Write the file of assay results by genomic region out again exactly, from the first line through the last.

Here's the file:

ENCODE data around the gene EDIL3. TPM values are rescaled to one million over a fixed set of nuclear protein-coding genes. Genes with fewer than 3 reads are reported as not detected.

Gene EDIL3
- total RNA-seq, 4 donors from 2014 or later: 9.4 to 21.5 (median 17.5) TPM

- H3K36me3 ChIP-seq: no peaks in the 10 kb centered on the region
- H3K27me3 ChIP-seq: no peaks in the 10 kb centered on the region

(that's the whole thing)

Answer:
ENCODE data around the gene EDIL3. TPM values are rescaled to one million over a fixed set of nuclear protein-coding genes. Genes with fewer than 3 reads are reported as not detected.

Gene EDIL3
- total RNA-seq, 4 donors from 2014 or later: 9.4 to 21.5 (median 17.5) TPM

- H3K36me3 ChIP-seq: no peaks in the 10 kb centered on the region
- H3K27me3 ChIP-seq: no peaks in the 10 kb centered on the region